NEWS: How the Landmark Settlement Will—and Will Not—Change Solitary Confinement in New York’s Prisons

By Jean Casella. Excerpted from Solitary Watch.

The settlement announced Wednesday by the New York Civil Liberties Union in the Peoples v Fischer case brings broad, deep, and meaningful change to the way New York utilizes solitary confinement in its state prisons. It is a significant and hard-won victory for the plaintiffs, their attorneys, and the hundreds of advocates who have long been battling the widespread use of solitary in the state.

Media hailed the changes as an “overhaul” of solitary confinement in New York. Governor Andrew Cuomo’s chief counsel, Alphonso David, called the agreement “radical and groundbreaking,” and told the New York Times that the governor “saw the lawsuit as an opportunity to make New York prisons a model for the country.”

Everything in the settlement of the four-year lawsuit indeed represents major progress, and the limits and alternatives it prescribes will bring relief to perhaps thousands of individuals suffering in solitary in New York. If there is a downside, it is that the largely celebratory tone of the announcements and press coverage may lead all of the people in long-term solitary to mistakenly expect that their ordeals will soon be over, and the public to believe that the struggle to end prolonged prison isolation in New York has now been won.

In fact, even amidst the hard-won celebrations, there is acknowledgement that the changes the settlement brings are incremental changes. While the agreement begins to address the underlying paradigm of punishment and control through isolation that has been liberally practiced in New York for decades, it does not destroy or replace it. And even when all its provisions are implemented, thousands of people are likely to remain in solitary, some for years or decades.

Read the full article here.

NEWS: New York State Agrees to Overhaul Solitary Confinement in Prisons

By Michael Schwirtz and Michael Winerip. Excerpted from the New York Times.

New York has agreed to a major overhaul in the way solitary confinement is administered in the state’s prisons, with the goal of significantly reducing the number of inmates held in isolation, cutting the maximum length of stay and improving their living conditions.

The five-year, $62 million agreement, announced on Wednesday, is the result of a lawsuit brought by the New York Civil Liberties Union over the treatment of inmates in solitary confinement in the prisons. For 23 hours a day, 4,000 inmates are locked in concrete 6-by-10-foot cells, sometimes for years, with little if any human contact, no access to rehabilitative programs and a diet that can be restricted to a foul-tasting brick of bread and potatoes known at the prisons as “the loaf.”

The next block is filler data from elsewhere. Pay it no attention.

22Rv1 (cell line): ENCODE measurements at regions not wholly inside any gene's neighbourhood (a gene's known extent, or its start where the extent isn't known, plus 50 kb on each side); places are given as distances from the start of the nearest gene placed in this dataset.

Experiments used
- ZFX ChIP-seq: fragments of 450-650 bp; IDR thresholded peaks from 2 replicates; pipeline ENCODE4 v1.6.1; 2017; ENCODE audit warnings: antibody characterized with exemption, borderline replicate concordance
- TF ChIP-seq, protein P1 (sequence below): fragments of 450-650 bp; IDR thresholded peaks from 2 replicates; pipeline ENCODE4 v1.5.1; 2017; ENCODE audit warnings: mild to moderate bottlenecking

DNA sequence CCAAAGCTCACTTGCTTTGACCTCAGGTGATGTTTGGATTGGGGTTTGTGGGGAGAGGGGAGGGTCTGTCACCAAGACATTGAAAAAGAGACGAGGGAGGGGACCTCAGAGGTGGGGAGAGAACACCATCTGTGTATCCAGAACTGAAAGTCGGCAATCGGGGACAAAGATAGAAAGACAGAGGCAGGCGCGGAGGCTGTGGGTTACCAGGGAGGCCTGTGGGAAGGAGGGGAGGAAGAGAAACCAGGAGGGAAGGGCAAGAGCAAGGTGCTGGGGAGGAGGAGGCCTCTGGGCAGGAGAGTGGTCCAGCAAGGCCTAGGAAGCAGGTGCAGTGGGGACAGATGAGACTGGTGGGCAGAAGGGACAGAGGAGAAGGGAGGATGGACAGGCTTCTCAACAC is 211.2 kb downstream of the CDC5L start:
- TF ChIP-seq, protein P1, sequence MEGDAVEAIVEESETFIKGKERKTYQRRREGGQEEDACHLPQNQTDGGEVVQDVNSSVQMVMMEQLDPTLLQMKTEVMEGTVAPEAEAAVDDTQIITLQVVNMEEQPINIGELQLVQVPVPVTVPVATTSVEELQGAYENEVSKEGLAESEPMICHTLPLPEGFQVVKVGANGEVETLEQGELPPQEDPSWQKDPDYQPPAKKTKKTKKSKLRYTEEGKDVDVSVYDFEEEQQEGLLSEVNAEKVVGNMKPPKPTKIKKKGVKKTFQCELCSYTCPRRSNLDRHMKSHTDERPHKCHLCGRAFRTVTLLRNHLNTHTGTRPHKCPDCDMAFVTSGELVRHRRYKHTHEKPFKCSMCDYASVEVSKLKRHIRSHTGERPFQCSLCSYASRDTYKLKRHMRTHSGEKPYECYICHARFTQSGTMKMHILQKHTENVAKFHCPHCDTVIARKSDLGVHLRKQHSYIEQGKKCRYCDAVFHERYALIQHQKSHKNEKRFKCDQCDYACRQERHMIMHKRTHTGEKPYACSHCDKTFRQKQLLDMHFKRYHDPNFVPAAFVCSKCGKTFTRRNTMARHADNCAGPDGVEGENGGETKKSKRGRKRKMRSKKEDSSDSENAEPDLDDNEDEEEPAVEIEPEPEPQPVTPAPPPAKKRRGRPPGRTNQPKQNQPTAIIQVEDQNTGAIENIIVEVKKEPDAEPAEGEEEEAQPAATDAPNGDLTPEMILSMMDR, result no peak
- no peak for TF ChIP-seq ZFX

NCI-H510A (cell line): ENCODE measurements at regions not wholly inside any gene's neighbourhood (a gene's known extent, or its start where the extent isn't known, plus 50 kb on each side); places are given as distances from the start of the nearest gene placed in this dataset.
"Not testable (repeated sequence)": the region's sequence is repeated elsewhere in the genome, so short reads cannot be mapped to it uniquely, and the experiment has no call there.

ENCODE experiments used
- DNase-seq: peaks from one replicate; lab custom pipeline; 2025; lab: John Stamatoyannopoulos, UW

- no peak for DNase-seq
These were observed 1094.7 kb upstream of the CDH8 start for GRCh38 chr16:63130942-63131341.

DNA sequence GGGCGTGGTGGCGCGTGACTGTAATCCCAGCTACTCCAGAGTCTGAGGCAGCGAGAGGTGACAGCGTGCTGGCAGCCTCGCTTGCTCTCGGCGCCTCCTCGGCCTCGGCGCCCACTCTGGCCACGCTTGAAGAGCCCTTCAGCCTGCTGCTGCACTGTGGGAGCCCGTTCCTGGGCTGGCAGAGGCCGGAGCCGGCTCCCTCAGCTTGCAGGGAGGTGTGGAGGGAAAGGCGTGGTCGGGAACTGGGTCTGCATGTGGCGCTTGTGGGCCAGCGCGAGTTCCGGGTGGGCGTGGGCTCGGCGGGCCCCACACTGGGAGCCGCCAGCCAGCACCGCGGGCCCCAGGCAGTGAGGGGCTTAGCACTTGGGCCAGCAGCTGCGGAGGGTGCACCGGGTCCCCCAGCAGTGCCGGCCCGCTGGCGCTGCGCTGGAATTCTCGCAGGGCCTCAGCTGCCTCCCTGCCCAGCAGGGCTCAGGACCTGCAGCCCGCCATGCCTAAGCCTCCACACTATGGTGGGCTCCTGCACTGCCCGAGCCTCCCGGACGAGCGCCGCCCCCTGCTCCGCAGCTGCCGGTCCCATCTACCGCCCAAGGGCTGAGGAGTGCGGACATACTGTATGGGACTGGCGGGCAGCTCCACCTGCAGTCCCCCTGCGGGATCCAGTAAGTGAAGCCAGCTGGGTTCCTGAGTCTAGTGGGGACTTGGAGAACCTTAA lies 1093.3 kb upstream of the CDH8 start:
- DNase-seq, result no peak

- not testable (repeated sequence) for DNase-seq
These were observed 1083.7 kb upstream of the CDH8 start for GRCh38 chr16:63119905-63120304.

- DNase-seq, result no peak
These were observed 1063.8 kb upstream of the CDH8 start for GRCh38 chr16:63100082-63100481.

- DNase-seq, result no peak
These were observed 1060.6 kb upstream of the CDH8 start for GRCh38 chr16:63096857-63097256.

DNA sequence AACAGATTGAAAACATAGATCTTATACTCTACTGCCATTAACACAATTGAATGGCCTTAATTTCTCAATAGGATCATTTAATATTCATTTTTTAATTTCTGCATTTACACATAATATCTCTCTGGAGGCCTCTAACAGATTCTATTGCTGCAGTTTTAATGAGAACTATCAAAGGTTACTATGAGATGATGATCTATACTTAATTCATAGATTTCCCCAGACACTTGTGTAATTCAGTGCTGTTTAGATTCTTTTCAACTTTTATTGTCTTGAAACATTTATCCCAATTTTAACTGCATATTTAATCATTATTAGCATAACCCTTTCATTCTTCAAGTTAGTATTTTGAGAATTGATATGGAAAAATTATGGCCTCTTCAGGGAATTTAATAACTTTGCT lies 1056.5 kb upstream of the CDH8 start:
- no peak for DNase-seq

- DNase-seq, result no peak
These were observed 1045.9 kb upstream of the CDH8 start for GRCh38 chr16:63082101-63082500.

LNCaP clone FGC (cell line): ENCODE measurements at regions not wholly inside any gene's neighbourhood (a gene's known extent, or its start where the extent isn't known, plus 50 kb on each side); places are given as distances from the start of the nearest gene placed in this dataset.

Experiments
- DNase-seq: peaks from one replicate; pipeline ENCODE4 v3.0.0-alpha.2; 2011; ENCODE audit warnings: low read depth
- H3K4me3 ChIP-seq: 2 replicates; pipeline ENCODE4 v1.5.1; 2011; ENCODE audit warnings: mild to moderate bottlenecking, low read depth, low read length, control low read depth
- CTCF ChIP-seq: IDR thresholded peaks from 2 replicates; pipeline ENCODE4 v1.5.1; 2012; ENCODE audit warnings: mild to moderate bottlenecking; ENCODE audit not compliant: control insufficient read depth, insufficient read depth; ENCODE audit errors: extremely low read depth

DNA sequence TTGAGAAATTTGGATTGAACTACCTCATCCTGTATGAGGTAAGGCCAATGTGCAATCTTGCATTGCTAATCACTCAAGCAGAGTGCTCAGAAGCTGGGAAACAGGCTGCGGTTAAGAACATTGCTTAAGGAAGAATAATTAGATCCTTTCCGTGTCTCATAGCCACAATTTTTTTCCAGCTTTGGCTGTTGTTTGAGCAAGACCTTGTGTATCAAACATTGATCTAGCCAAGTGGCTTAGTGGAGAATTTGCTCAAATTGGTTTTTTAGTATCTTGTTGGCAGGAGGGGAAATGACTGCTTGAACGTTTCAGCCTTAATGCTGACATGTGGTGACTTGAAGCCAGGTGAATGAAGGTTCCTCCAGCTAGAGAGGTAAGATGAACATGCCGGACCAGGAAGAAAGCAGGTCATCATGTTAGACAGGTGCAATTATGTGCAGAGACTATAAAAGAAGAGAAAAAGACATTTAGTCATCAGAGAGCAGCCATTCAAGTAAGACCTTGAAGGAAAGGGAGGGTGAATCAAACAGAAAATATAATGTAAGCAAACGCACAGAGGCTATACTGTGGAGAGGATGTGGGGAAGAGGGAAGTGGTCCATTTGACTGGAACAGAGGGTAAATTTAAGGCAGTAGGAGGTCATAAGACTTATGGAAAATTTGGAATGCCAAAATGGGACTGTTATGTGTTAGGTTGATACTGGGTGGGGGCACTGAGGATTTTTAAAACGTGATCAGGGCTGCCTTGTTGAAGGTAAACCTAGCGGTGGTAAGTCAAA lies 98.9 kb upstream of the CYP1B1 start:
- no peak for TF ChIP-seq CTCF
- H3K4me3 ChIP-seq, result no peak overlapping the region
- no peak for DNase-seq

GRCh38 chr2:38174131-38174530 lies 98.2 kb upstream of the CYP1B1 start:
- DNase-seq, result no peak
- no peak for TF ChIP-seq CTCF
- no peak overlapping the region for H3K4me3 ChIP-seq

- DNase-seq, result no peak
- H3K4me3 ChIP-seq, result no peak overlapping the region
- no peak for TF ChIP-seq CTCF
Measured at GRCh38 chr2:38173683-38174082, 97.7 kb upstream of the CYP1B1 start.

“This is the end hopefully of an era where people are just thrown into the box for an unlimited amount of time on the whim of a corrections officer,” said Taylor Pendergrass, the civil liberties union’s lead counsel on the case. “This will not be the end of the road for solitary confinement reform, but we really think it’s a watershed moment.”

NEWS: Lawsuit Secures New Limits on Solitary Confinement in New York’s Prisons

A cell in a New York State "Special Housing Unit."

A cell in a New York State “Special Housing Unit.”

By Jean Casella. Reprinted from Solitary Watch.

Under pressure from a lawsuit brought by the New York Civil Liberties Union on behalf of three people held in long-term solitary confinement, New York has agreed to a set of changes to its use of solitary and other forms of extreme isolation in state prisons. The agreement, announced on Wednesday, would bar certain vulnerable populations from isolated confinement, while for the first time setting firm guidelines and maximum durations for isolating others.

New York currently holds some 3,800 men, women, and children in 23-hour-a-day isolation in small, sometime windowless cells, either alone or with one other person. “The conditions inside New York’s isolation cells are deplorable and result in severe physical and psychological harm,” stated the original complaint in Peoples v. Fischer, filed in Federal District Court in Manhattan in December 2012. The complaint, which charges the state with violating the plaintiffs’ Constitutional rights under the 8th and 14th Amendments, continues:

Individuals are confined idle and isolated for months and years on end in tiny cells. They are allowed only one hour of exercise a day in barren cages smaller than their cell. As additional punishment, prison staff may issue orders depriving individuals of what little remains—access to nourishing and edible food, exercise, bedding, and showers may all be denied. At some prisons, two men are forced to share a single isolation cell for weeks and months on end, often leading to violence. Requests for mental health care must be discussed through the food slot in the cell door.